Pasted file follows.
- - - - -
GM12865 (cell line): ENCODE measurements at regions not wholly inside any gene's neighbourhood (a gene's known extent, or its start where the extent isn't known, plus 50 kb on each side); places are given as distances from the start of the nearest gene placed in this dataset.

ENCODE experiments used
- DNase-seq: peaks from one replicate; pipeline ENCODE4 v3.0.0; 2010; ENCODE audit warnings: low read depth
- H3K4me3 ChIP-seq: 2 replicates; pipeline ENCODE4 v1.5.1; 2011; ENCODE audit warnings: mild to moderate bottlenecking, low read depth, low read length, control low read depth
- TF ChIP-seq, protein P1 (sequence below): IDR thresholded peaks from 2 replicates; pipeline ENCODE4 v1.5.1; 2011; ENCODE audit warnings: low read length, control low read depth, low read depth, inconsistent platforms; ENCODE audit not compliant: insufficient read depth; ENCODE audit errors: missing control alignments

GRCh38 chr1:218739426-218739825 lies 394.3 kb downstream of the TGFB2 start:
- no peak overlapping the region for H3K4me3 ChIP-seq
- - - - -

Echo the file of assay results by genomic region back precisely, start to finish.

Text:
GM12865 (cell line): ENCODE measurements at regions not wholly inside any gene's neighbourhood (a gene's known extent, or its start where the extent isn't known, plus 50 kb on each side); places are given as distances from the start of the nearest gene placed in this dataset.

ENCODE experiments used
- DNase-seq: peaks from one replicate; pipeline ENCODE4 v3.0.0; 2010; ENCODE audit warnings: low read depth
- H3K4me3 ChIP-seq: 2 replicates; pipeline ENCODE4 v1.5.1; 2011; ENCODE audit warnings: mild to moderate bottlenecking, low read depth, low read length, control low read depth
- TF ChIP-seq, protein P1 (sequence below): IDR thresholded peaks from 2 replicates; pipeline ENCODE4 v1.5.1; 2011; ENCODE audit warnings: low read length, control low read depth, low read depth, inconsistent platforms; ENCODE audit not compliant: insufficient read depth; ENCODE audit errors: missing control alignments

GRCh38 chr1:218739426-218739825 lies 394.3 kb downstream of the TGFB2 start:
- no peak overlapping the region for H3K4me3 ChIP-seq